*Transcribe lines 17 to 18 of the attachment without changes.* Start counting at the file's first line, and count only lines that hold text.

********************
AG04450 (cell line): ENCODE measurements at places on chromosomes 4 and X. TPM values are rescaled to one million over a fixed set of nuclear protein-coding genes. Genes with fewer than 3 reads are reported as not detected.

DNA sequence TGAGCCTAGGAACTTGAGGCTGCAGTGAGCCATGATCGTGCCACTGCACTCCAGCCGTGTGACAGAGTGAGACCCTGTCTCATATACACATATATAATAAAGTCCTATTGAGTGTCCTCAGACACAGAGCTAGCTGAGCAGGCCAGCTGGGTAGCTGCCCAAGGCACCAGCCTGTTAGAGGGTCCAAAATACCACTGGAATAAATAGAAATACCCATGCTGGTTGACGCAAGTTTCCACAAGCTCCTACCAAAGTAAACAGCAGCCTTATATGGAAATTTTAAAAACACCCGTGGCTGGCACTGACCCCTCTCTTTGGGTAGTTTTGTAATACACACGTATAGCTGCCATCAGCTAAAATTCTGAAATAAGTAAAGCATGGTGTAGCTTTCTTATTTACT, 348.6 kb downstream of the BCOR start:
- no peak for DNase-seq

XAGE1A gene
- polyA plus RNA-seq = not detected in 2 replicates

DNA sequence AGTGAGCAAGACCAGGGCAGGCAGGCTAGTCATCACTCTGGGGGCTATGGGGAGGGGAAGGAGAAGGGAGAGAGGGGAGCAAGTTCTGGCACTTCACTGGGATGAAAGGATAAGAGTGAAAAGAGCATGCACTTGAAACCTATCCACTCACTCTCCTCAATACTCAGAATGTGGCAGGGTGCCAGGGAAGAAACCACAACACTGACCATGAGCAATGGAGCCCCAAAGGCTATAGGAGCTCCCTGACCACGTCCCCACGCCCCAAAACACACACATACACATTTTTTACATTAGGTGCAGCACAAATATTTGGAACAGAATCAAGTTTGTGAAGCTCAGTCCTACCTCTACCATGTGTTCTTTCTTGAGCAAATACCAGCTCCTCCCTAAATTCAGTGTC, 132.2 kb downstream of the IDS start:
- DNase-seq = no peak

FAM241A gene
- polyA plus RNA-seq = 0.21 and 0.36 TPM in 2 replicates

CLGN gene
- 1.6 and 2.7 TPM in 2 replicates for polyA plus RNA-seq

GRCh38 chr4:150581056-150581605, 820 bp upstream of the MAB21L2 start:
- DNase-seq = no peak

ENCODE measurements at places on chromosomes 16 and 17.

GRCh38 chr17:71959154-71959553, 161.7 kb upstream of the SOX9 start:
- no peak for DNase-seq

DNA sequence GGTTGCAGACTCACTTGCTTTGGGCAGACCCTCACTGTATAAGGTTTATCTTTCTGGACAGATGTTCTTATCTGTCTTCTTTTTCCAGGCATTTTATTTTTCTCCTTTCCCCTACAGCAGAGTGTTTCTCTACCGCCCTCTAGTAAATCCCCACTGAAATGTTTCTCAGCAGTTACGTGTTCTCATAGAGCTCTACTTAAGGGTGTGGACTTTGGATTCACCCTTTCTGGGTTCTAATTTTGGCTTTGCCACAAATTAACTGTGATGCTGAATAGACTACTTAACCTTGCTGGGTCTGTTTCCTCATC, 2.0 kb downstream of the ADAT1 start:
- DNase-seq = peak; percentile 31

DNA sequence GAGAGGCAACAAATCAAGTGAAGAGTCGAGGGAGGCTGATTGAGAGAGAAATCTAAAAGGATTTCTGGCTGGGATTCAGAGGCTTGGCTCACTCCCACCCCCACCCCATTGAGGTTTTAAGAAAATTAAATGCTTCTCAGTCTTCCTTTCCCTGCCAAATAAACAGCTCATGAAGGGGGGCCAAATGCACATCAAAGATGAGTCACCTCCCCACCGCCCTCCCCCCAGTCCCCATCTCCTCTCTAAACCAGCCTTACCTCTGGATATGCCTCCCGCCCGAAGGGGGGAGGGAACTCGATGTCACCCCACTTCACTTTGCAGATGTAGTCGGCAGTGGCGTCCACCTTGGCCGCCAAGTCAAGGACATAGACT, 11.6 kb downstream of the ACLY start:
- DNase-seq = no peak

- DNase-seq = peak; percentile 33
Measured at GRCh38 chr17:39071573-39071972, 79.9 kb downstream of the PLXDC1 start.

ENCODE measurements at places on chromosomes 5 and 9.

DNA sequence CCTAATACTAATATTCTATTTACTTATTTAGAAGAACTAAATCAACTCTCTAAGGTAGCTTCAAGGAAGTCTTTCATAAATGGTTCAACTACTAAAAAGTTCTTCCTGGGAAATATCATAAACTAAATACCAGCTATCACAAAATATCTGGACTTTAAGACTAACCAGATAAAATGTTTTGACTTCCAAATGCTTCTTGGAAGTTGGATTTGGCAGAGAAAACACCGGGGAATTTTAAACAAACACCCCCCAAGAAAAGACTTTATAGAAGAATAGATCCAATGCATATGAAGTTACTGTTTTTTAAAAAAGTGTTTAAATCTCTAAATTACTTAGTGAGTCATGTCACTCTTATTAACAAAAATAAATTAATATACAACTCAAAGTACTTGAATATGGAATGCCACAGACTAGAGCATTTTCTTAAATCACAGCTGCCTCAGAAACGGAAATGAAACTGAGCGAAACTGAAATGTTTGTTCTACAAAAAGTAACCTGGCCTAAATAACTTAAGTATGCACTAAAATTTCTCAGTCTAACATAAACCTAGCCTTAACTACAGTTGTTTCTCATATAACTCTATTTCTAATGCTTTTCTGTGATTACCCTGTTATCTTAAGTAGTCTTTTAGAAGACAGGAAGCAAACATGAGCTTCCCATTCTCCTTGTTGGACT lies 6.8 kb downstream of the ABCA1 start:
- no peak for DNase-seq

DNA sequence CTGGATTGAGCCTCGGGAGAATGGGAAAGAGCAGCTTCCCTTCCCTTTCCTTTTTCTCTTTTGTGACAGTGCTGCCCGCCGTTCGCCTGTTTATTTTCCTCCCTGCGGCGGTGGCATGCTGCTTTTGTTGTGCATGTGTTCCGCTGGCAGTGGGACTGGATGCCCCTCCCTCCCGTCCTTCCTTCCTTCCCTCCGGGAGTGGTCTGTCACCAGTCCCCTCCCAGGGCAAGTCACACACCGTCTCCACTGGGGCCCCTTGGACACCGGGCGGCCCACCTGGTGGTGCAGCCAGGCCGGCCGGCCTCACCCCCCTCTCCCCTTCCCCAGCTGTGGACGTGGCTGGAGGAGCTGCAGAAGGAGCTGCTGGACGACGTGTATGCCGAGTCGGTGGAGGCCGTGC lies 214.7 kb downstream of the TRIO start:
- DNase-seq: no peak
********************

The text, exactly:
DNA sequence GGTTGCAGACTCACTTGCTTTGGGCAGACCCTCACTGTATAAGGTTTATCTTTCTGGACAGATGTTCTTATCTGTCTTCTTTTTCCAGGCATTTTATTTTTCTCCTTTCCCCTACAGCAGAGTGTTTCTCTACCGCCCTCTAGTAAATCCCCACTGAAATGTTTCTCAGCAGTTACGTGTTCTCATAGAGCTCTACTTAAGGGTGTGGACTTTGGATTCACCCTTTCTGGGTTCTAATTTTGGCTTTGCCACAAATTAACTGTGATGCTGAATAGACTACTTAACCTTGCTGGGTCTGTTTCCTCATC, 2.0 kb downstream of the ADAT1 start:
- DNase-seq = peak; percentile 31